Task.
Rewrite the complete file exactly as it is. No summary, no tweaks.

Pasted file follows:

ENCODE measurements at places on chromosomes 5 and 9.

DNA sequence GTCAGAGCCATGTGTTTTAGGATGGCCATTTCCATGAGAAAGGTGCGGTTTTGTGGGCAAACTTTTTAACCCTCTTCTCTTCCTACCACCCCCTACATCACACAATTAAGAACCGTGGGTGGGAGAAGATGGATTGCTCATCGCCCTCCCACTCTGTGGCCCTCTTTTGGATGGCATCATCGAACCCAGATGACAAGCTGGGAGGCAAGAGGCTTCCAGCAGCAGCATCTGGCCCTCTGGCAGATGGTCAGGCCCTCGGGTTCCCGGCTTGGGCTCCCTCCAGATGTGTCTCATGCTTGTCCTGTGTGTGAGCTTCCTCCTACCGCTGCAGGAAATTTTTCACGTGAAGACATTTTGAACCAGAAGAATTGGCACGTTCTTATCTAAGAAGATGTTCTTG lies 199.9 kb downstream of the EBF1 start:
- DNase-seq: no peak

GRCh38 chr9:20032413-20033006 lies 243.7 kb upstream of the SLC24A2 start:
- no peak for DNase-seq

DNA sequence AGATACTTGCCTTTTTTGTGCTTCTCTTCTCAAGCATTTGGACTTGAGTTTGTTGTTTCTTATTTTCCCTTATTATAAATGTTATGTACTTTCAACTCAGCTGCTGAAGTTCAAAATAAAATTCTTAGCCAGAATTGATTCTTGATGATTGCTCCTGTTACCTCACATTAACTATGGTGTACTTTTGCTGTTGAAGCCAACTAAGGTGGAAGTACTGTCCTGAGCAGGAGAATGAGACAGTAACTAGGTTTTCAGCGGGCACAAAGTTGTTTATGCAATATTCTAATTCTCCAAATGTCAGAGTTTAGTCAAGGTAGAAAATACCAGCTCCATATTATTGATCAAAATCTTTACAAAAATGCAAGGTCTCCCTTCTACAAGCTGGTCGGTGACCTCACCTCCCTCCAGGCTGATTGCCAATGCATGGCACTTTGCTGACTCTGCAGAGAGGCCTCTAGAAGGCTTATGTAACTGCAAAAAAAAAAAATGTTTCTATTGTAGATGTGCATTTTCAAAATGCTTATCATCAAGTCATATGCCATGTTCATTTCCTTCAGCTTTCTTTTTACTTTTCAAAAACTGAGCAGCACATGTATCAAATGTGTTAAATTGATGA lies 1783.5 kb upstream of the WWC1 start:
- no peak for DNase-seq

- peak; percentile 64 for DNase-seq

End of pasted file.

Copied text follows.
ENCODE measurements at places on chromosomes 5 and 9.

DNA sequence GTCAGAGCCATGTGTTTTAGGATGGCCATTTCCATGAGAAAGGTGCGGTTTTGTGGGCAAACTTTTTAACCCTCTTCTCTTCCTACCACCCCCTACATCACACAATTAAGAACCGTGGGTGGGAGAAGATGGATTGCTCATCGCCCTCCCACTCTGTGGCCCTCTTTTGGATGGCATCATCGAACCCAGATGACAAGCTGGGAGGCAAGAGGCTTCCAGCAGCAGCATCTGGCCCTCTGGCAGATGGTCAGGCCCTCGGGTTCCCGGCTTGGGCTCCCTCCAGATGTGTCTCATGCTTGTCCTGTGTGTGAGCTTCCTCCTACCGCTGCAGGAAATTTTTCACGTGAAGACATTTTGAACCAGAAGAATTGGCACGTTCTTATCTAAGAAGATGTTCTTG lies 199.9 kb downstream of the EBF1 start:
- DNase-seq: no peak

GRCh38 chr9:20032413-20033006 lies 243.7 kb upstream of the SLC24A2 start:
- no peak for DNase-seq

DNA sequence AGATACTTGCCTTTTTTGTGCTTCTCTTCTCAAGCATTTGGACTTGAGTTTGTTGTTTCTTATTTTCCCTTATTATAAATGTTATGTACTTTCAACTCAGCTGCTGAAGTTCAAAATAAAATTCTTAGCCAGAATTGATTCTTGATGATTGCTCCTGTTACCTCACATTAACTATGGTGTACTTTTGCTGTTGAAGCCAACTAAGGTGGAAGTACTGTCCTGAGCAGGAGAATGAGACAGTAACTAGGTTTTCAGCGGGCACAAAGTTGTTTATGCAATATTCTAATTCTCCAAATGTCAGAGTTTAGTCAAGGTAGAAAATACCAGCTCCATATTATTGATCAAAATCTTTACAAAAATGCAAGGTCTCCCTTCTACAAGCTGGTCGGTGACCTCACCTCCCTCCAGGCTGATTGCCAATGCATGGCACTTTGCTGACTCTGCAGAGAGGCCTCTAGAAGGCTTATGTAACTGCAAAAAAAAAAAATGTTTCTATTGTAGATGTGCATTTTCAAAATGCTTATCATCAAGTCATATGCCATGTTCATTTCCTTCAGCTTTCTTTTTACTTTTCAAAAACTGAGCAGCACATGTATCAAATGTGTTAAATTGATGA lies 1783.5 kb upstream of the WWC1 start:
- no peak for DNase-seq

- peak; percentile 64 for DNase-seq